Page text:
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Handicapping News and Notes Santa Anita February 5

Week six of the winter meet at Santa Anita concluded on Sunday with a sloppy main track and no turf racing for the weekend. The Arcadia oval was pelted with rain throughout the weekend and it took its toll on everything from poor attendance, short fields due to numerous scratches, and lots of “chalk” on the mandatory payout of the pick six on Saturday. The track had hoped for a $10 million pot with the mandatory payout but ended up with $6.8 million in the total pool. There were 18,742 winning tickets in the sequence and the payout for the 20 cent wager was a meager $296.30. There were 3 winning favorites in the sequence and two of them were odds on. The pool started over on Sunday and the c/o into Thursday’s program is $28,086. Thursday and Friday look clear but there is some rain in the forecast for Saturday, but nothing like we had this past weekend. Through six weeks of the meet, favorites are winning at 33% here, which is the national average.

They only ran two stakes over the weekend due to the rain and the other two were re-scheduled for this Saturday for the turf, the San Marcos for older runners at 9 furlongs, and the Baffle stakes, for sophomores down the hill. The two that were left was the Robert Lewis stakes for 3 year olds, a prep for the Santa Anita Derby, and the San Pasqual, for older horses and a prep for the Santa Anita Handicap. Baffert’s Mucho Gusto, a Turfdom Best Bet, easily won the “Lewis”, but after the late scratch of Nolo Contesto, he really didn’t beat much in the process. Only five ran and he rated nicely for Talamo just off the pace, and went on to win by five in the good time of 1:41.81 over a sealed track that was playing on the fast side. He still looks to be a second stringer for Baffert with Game Winner and Improbable being his best sophomores for Kentucky at this point. “Gusto” paid $3.20 to win and won like a 3 to 5 shot should win. In the San Pasqual, the “gutty” Battle of Midway outdueled the favored McKinzie, who was 1 to 2, and beat him by a half length at the wire. The winner paid $6.80 to win for Hollendorfer and the difference was that “Midway” was on the outside of the favorite down the lane. Battle of Midway is very sharp right now, tries hard every race, but 9 furlongs is his max when it comes to distance. The 10 furlongs of the Big Cap will be a challenge for him. The runner up also seems to have distance limitations as well.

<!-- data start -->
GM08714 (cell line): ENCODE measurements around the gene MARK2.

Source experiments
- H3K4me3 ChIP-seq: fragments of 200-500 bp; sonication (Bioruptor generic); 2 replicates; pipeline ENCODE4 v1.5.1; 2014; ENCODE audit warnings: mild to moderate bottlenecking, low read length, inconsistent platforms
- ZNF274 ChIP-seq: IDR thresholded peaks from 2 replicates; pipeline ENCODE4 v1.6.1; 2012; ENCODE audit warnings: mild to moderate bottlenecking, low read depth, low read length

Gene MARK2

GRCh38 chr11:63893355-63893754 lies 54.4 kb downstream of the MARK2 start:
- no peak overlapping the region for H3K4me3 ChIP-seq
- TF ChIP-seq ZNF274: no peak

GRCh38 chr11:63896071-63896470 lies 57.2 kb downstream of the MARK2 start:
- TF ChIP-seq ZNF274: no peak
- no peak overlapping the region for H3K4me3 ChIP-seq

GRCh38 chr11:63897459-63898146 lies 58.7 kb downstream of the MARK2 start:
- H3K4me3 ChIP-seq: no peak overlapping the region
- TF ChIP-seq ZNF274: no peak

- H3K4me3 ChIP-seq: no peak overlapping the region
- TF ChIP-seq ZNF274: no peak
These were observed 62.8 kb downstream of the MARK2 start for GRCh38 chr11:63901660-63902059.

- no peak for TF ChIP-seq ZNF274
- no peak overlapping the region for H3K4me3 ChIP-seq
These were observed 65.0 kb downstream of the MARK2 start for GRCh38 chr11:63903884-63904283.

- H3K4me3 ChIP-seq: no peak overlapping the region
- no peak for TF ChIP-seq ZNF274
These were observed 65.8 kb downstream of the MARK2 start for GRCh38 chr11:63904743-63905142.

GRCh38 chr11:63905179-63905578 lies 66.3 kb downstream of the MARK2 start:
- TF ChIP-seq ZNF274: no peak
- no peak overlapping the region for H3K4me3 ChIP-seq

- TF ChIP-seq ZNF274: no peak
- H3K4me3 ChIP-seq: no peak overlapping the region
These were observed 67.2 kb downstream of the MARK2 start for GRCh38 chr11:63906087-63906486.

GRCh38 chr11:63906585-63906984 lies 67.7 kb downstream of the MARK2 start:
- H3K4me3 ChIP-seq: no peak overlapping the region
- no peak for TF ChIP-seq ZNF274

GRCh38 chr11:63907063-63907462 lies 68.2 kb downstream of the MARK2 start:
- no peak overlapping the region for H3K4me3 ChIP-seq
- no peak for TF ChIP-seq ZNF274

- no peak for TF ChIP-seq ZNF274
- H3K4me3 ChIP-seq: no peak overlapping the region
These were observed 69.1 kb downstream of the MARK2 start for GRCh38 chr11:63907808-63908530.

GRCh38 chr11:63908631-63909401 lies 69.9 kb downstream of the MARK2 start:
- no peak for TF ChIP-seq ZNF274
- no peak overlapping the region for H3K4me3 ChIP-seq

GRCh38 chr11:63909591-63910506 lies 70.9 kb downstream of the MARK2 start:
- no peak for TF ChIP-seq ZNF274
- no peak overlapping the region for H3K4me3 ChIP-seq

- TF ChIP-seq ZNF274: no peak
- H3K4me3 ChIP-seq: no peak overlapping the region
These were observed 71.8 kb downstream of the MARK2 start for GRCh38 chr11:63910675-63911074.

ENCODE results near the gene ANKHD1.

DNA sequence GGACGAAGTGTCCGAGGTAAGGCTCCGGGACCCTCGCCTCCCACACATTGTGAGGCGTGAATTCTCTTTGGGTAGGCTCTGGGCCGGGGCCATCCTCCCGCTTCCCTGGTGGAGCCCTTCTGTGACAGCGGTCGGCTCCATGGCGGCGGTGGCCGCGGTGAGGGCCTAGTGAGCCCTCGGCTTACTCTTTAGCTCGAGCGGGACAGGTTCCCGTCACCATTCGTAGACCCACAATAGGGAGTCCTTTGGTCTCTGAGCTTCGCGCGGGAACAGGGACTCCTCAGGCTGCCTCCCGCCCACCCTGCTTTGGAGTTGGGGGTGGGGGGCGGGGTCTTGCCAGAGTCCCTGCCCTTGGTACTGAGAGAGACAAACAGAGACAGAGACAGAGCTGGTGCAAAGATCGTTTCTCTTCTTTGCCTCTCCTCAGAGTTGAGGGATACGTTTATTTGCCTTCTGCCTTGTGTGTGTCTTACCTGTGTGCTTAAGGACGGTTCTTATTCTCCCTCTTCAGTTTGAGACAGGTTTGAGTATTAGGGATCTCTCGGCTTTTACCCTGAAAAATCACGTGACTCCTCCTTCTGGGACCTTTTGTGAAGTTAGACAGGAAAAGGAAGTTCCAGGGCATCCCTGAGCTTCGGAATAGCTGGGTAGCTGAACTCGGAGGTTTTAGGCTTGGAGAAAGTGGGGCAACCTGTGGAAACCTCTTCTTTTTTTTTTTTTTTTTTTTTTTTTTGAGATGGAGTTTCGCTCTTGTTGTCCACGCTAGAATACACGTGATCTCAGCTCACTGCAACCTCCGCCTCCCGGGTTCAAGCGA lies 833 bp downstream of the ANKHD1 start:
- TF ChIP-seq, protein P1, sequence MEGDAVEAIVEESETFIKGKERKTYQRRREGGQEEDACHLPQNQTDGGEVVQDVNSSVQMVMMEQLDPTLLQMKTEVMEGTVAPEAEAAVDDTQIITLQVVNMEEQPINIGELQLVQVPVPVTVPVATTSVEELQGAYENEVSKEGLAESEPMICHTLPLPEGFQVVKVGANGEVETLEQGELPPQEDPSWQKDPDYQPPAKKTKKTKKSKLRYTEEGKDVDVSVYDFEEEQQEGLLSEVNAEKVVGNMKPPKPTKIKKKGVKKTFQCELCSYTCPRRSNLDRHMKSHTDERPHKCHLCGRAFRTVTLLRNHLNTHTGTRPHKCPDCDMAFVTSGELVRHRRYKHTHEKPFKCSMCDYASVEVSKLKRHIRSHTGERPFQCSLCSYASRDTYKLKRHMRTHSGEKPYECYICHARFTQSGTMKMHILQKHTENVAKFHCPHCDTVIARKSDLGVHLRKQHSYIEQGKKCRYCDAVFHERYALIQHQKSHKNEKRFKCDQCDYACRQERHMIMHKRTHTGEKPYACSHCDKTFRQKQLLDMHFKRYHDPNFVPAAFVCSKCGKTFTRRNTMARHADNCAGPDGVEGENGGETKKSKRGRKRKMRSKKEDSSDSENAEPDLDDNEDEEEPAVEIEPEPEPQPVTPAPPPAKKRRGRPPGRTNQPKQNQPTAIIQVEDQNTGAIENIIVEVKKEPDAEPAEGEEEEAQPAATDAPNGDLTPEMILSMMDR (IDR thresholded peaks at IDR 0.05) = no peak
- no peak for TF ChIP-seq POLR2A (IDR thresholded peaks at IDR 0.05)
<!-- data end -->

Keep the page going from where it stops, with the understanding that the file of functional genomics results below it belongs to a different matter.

With the two turf stakes carried over from last weekend, the track will run four stakes this Saturday. Along with the San Marcos and the Baffle, both on the turf, the track will have the 7 furlong San Vicente for three year olds. Baffert’s Coliseum, who ran so poorly in his last race after missing the start, will be the favorite and heads up that field on the main track. He worked a bullet six furlongs under Mike Smith in 1:12.20 last Wednesday, and if he gets out of the gate, will be tough to beat.  The other Grade 2 stakes for Saturday will be the Thunder Road, a mile on the turf for older runners. Let’s hope the rain holds off and those 3 turf stakes do run. Then on Sunday they have the Las Virgines, a Grade 2 at a mile on the main track for soph fillies, and the Grade 3 Sweet Life stakes, a sprint down the hill for soph fillies.

A British company called Colossus Bets has obtained a operating license in the state of Oregon and hopes to offer a new wager to the U.S. tracks with a cash out option on multi race wagers. The cash out option has been available in other countries for quite some time and has become increasingly more popular. The Stronach Group, which owns and operates at least half of the race tracks in this country is very interested, and so am I. The way the cash out option works is that the track will buy back your ticket if you are alive in a multi-race wager with one or more legs remaining. How many times have you been alive in a pick four, a pick five, or a pick six, and not feel very good about the remaining legs, maybe due to a track bias that has developed, or some late scratches that affect the pace of the race. Now the track will buy your ticket and you will still show a profit should you take the cash out option. The track assumes the risk of the wager and the percentages are all figured into the payout. With sports wagering becoming more and more popular in this country (it’s on the ballot for 2020 in California), racing has to do more to keep its existing customers. This would be good for horse racing, stay tuned.

By Rod Young (Turfdom)

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